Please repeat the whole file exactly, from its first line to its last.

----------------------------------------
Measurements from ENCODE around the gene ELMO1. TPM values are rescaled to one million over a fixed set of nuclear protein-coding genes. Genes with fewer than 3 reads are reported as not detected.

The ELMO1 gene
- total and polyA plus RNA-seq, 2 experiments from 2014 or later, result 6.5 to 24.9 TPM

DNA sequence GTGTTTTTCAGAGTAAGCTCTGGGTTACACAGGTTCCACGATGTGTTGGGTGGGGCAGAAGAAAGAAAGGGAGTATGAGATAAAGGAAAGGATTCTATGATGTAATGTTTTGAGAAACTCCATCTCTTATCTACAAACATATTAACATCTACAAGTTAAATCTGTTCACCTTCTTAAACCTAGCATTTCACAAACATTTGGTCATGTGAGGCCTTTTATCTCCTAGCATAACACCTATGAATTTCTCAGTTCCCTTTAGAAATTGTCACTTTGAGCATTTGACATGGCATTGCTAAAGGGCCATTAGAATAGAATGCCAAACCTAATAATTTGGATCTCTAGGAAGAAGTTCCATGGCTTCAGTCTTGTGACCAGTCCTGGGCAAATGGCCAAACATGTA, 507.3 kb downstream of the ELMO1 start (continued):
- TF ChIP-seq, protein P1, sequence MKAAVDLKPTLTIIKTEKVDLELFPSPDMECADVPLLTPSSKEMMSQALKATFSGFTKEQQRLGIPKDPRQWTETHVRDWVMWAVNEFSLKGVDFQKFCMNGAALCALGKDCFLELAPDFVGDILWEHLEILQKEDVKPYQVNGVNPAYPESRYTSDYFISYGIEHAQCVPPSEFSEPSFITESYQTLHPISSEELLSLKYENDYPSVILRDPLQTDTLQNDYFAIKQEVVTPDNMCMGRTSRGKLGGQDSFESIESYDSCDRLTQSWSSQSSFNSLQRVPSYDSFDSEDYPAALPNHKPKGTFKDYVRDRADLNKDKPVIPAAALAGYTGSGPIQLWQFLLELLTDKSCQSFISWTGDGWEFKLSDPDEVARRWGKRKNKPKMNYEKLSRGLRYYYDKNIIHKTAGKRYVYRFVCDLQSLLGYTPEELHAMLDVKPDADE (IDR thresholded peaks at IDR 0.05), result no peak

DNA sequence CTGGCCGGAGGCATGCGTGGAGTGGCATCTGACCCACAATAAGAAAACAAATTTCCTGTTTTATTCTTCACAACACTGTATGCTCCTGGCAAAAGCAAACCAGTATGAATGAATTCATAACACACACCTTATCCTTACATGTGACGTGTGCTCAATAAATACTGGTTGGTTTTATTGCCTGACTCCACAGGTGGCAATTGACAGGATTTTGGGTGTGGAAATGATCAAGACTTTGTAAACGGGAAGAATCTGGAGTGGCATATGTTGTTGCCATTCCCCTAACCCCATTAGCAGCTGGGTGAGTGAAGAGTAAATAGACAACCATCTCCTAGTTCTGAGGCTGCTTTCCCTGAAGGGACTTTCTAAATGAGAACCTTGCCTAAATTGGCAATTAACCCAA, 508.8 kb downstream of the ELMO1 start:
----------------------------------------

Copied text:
Measurements from ENCODE around the gene ELMO1. TPM values are rescaled to one million over a fixed set of nuclear protein-coding genes. Genes with fewer than 3 reads are reported as not detected.

The ELMO1 gene
- total and polyA plus RNA-seq, 2 experiments from 2014 or later, result 6.5 to 24.9 TPM

DNA sequence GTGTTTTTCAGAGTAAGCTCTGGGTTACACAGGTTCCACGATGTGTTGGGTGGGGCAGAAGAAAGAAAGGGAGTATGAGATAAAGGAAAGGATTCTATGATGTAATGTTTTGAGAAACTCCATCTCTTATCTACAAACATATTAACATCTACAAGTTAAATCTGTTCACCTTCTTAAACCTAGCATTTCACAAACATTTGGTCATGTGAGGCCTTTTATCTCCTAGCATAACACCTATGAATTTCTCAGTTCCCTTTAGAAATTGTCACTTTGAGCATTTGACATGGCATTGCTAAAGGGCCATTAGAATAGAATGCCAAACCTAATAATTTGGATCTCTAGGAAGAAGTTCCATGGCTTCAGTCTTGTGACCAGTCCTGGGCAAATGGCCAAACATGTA, 507.3 kb downstream of the ELMO1 start (continued):
- TF ChIP-seq, protein P1, sequence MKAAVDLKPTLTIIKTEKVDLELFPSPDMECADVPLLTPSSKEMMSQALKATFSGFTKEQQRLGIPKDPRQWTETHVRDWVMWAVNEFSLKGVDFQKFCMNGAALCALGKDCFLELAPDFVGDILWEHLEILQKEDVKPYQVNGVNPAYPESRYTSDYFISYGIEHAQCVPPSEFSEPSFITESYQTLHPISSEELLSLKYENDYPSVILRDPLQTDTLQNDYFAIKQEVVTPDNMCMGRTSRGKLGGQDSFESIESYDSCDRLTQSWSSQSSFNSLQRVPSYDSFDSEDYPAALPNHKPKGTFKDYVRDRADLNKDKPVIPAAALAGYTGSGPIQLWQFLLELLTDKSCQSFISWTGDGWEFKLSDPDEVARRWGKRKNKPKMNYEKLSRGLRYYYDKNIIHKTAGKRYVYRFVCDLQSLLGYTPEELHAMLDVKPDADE (IDR thresholded peaks at IDR 0.05), result no peak

DNA sequence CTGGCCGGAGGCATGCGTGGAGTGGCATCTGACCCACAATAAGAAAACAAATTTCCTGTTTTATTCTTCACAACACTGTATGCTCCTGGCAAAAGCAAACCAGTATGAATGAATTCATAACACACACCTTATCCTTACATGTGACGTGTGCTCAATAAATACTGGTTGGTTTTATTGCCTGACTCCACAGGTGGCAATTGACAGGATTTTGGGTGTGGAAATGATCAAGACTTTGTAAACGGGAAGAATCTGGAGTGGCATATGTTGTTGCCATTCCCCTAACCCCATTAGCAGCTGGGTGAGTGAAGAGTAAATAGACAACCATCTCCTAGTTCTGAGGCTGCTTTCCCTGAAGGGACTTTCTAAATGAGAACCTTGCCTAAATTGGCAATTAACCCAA, 508.8 kb downstream of the ELMO1 start: